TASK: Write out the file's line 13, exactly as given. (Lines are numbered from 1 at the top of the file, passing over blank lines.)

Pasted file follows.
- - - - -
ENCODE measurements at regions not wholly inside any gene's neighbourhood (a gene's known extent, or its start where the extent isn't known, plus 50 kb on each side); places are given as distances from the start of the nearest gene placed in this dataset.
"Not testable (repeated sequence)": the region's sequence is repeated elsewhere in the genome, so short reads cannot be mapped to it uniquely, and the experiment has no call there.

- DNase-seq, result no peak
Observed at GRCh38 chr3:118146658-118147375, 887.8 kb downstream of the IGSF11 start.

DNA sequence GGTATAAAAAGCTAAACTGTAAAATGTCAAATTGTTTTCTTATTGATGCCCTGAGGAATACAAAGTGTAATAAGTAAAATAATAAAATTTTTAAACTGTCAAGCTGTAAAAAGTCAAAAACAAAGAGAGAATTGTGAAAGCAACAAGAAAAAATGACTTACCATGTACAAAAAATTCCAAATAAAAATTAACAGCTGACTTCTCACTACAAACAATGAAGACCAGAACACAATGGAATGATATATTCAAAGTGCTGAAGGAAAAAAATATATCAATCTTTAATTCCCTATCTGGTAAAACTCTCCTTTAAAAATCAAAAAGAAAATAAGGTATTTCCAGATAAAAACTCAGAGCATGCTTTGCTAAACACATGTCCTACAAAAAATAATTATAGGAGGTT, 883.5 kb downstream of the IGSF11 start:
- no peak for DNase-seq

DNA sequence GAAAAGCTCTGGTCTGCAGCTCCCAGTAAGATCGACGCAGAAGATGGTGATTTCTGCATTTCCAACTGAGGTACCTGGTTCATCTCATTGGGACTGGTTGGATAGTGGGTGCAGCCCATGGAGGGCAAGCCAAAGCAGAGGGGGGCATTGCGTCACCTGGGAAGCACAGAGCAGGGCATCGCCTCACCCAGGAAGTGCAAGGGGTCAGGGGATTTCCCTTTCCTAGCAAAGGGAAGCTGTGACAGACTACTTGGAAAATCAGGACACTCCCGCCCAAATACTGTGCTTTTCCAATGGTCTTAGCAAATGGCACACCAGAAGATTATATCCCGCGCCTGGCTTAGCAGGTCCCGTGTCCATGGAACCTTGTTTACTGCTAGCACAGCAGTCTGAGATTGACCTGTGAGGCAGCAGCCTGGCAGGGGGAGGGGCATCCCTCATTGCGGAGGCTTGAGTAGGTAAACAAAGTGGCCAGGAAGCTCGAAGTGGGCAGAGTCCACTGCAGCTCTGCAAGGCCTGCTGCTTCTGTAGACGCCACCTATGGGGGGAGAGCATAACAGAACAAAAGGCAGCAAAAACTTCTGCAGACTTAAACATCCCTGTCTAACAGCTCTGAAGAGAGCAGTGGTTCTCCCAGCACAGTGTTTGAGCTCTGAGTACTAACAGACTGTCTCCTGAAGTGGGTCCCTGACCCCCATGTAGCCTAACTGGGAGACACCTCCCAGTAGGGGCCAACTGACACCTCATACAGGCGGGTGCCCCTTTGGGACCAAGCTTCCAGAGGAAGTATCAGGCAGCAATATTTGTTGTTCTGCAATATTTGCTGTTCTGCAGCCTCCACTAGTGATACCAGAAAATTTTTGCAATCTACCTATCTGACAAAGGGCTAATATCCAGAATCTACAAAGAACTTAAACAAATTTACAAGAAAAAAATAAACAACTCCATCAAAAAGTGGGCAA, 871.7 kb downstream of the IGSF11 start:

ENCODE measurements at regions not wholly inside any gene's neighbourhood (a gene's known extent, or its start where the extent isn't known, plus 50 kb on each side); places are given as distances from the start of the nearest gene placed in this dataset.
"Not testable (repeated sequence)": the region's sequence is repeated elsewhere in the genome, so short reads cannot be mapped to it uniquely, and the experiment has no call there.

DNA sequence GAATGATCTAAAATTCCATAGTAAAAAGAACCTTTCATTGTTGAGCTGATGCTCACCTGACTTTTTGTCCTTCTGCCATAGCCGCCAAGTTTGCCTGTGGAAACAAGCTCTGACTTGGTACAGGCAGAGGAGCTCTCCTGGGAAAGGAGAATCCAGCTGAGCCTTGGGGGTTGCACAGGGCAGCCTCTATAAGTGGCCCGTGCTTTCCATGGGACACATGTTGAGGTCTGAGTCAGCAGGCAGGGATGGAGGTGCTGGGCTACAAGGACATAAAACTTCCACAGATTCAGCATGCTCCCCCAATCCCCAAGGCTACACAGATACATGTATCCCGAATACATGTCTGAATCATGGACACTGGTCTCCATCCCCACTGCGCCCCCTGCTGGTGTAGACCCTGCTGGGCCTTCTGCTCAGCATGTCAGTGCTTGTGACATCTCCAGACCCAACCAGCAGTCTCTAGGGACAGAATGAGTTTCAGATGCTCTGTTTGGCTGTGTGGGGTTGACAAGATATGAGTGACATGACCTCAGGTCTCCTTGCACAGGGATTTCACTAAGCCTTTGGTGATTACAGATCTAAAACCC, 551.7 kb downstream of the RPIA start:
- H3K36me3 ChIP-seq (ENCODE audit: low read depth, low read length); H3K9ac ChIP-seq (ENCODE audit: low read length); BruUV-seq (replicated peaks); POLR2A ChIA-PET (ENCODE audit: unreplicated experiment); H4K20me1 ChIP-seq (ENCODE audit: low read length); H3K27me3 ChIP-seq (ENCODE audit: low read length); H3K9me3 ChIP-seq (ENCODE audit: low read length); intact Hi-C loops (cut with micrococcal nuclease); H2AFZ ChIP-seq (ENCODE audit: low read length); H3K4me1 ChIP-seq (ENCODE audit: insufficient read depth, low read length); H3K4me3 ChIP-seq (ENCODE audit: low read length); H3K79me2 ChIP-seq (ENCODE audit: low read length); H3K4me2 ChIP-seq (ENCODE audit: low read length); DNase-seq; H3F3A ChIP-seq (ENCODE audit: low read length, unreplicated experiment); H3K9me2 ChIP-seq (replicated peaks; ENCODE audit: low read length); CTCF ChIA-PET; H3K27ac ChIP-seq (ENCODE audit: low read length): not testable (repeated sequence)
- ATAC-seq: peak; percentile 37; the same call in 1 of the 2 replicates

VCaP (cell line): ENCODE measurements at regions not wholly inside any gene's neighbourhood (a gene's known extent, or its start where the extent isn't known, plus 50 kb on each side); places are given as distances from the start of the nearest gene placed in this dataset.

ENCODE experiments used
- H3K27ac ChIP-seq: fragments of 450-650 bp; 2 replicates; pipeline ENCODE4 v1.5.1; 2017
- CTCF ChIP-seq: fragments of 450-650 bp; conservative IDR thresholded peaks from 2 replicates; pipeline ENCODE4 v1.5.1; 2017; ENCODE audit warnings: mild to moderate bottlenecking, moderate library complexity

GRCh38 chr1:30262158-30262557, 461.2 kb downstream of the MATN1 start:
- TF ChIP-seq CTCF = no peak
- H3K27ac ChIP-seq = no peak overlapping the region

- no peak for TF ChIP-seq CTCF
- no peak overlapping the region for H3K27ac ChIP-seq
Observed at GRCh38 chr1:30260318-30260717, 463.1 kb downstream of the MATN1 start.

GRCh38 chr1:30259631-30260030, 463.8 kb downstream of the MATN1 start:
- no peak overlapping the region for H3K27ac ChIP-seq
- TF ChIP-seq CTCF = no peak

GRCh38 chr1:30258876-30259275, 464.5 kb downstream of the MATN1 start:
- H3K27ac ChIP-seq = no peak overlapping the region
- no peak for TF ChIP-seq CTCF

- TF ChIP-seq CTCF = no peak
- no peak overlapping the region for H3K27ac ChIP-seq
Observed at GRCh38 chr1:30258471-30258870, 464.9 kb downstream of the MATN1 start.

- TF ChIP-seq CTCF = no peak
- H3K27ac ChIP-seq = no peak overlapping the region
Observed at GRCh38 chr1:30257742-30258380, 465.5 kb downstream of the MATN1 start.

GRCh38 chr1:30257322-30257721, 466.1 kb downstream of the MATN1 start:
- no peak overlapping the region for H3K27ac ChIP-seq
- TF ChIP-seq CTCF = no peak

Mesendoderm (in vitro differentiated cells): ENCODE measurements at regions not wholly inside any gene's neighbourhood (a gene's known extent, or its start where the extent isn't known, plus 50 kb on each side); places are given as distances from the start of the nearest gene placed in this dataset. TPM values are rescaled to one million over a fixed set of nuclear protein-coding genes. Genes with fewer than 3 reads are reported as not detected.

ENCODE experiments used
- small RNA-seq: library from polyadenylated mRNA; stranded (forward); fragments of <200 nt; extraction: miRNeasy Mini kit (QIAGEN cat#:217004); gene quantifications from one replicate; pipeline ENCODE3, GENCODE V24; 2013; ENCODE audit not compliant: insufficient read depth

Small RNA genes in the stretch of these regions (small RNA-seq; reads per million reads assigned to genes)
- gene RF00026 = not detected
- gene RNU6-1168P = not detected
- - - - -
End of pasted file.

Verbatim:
VCaP (cell line): ENCODE measurements at regions not wholly inside any gene's neighbourhood (a gene's known extent, or its start where the extent isn't known, plus 50 kb on each side); places are given as distances from the start of the nearest gene placed in this dataset.